Inspired by the look of the ’34 Ford deck, Paul bent rectangular tubing into a frame, then took the fenders from the truck and sectioned them to create the rear quarters, creating the rest of the deck from 1/8-inch flat stock with 3/16-inch round stock for the lower radius. Swap meet hinges and latch finish the decklid. Old glass truck marker lights were frenched in as taillights. When the body was complete, Paul sprayed it with PPG low-gloss acrylic enamel.

The old cabover extends into the upper dash; and Paul filled the custom-built instrument panel with Stewart-Warner gauges, adding a Kenworth truck speedometer in the center and a Stewart-Warner tach atop the dash. The cabover’s steering column was modified to fit and topped with a swap meet wheel that might have once steered a Merc. Glenn Kramer of Glendale upholstered the custom bench seat in oxblood vinyl. Upholstery was originally planned for the door panels, but after seeing polished panels at a retro diner, Paul decided to replicate the look with some leftover aluminum panels from his teardrop trailer project.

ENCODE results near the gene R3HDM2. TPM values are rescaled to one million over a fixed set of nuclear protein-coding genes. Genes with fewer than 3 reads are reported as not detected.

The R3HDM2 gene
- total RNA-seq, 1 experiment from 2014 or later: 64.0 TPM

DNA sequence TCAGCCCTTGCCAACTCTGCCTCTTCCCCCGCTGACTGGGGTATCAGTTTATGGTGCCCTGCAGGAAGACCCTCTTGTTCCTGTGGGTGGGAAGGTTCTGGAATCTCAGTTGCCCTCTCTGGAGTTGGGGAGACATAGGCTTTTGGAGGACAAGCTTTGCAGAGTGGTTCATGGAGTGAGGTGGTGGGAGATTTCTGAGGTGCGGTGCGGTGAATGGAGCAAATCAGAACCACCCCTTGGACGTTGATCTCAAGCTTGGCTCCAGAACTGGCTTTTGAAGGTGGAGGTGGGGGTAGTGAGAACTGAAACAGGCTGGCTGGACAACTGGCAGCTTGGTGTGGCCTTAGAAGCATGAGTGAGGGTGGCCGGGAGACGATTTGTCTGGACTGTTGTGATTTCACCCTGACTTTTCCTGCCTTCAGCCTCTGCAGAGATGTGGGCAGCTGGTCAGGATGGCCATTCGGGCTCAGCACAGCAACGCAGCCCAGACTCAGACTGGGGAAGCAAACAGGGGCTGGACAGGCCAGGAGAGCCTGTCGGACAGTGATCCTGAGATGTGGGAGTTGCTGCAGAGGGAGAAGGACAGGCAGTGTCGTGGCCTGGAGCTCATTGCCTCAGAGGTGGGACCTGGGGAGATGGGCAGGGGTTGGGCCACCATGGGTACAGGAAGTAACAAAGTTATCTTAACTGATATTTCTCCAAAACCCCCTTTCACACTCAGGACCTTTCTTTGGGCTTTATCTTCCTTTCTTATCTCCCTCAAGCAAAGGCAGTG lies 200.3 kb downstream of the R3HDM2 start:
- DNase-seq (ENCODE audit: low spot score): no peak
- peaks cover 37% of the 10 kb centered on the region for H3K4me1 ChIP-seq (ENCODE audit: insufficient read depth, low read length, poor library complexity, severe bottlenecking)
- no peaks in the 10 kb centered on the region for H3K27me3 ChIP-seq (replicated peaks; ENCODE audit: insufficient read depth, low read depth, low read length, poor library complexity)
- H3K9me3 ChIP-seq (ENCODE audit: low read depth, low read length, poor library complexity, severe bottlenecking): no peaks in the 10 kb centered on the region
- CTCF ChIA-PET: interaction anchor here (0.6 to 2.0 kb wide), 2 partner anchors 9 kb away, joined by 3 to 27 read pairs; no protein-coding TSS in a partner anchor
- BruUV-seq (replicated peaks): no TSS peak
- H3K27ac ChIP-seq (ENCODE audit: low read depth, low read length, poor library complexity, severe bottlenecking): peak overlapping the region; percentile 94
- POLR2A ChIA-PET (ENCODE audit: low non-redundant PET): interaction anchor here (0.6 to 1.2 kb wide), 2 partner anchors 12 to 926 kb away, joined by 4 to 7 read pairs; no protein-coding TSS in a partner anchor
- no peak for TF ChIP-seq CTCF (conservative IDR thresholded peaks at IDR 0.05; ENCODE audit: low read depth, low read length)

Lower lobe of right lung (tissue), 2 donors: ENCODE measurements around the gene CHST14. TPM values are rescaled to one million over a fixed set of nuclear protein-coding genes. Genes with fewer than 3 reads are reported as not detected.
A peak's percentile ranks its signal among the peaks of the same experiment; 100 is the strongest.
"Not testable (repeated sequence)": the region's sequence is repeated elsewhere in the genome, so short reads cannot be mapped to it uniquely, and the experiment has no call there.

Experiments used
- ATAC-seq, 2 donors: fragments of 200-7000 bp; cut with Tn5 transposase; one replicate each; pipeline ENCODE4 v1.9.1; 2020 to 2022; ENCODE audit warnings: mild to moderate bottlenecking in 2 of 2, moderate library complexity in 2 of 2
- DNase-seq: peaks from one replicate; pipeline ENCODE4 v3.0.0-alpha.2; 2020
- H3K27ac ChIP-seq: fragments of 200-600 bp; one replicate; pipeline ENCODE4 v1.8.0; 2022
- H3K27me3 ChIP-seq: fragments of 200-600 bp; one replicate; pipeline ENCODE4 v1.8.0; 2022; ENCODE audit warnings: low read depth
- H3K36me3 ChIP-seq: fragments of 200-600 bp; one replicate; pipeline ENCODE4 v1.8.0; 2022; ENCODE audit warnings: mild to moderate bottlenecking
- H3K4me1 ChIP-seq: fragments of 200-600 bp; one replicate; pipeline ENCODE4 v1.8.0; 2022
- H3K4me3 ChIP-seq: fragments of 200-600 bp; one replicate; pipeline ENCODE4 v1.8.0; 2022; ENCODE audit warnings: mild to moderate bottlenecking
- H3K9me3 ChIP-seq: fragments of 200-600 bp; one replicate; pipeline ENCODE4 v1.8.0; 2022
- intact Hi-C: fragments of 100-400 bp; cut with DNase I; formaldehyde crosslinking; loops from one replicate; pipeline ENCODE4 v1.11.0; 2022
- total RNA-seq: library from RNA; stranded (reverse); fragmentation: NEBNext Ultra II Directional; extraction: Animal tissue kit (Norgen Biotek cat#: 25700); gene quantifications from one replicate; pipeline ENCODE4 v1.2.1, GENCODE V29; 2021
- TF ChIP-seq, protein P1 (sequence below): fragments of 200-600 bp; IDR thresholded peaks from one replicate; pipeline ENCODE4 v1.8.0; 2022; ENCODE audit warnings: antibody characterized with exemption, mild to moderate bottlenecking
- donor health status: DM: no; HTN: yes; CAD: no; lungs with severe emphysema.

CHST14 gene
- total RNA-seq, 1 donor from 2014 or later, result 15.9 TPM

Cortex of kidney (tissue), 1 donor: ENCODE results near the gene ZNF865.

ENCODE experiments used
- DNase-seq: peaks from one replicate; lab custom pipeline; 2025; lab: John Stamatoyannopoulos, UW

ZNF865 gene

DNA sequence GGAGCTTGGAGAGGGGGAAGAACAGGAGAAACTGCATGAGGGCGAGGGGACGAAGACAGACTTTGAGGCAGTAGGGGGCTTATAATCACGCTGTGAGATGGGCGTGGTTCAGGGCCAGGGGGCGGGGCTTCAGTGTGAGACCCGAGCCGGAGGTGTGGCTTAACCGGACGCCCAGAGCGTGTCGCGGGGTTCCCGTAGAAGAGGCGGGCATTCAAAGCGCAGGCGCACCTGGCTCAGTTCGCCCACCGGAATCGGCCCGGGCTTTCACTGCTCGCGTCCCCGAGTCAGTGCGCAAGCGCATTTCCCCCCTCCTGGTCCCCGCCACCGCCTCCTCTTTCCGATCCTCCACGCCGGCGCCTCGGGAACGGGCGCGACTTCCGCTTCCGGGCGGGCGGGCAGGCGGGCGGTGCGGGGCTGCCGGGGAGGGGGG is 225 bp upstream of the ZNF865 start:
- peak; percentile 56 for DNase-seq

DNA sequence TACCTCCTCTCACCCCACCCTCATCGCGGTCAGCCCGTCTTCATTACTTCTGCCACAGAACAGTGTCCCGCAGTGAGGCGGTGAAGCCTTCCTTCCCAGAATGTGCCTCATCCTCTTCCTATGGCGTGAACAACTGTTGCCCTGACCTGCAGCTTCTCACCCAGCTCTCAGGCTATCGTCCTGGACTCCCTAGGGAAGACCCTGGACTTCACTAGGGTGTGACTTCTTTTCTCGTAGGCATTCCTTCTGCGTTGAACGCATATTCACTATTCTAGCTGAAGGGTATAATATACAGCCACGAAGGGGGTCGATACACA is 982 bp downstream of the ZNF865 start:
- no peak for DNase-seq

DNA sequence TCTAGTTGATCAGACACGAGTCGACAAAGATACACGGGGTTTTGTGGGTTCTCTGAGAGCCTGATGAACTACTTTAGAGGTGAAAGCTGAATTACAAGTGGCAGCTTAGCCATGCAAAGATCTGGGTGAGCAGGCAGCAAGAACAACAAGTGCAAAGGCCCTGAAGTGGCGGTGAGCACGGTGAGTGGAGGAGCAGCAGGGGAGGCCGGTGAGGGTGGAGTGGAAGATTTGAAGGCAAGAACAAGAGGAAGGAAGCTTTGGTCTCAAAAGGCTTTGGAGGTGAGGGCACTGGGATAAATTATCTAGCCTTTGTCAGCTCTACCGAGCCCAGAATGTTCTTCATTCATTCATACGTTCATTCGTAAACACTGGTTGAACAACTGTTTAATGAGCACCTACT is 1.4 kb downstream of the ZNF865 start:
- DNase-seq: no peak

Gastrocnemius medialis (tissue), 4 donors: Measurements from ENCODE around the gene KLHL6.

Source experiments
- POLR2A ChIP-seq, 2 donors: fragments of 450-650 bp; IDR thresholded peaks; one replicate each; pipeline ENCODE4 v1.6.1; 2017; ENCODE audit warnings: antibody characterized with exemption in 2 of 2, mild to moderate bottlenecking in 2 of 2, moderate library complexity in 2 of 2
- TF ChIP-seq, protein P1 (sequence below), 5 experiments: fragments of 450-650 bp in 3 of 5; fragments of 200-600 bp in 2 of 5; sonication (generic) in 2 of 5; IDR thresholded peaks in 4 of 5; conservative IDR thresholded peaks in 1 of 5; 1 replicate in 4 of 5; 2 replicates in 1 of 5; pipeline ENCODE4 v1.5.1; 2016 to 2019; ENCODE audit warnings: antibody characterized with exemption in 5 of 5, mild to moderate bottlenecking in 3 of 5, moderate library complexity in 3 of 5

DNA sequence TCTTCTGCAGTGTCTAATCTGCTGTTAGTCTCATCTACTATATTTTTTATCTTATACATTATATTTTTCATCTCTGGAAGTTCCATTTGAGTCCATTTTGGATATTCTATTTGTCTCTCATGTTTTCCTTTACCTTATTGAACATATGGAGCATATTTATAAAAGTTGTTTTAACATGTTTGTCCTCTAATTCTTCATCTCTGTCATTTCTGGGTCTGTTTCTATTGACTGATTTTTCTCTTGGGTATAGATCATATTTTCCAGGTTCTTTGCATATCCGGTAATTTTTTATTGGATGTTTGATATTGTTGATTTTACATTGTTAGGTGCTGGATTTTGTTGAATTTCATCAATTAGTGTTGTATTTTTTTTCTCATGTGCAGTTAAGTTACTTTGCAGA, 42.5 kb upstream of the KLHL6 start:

This was by far the most fun project I have ever done, he told us. If something didn’t work, I just cut it out and tried again. Of course, it helps to have a shop full of metalworking machinery, like bead rollers, English wheels, and air-powered planishing hammersbut Paul doesn’t. I bent stuff around steel drums, sections of pipe, old wheels, even trees. I’ve got a good jigsaw and die grinders, a 3-foot brake, a small MIG welder, a torch set up, and lots of hand tools. I’d like to try some better pieces of equipment someday. For now, I’ll make do with what I have and love every minute of it.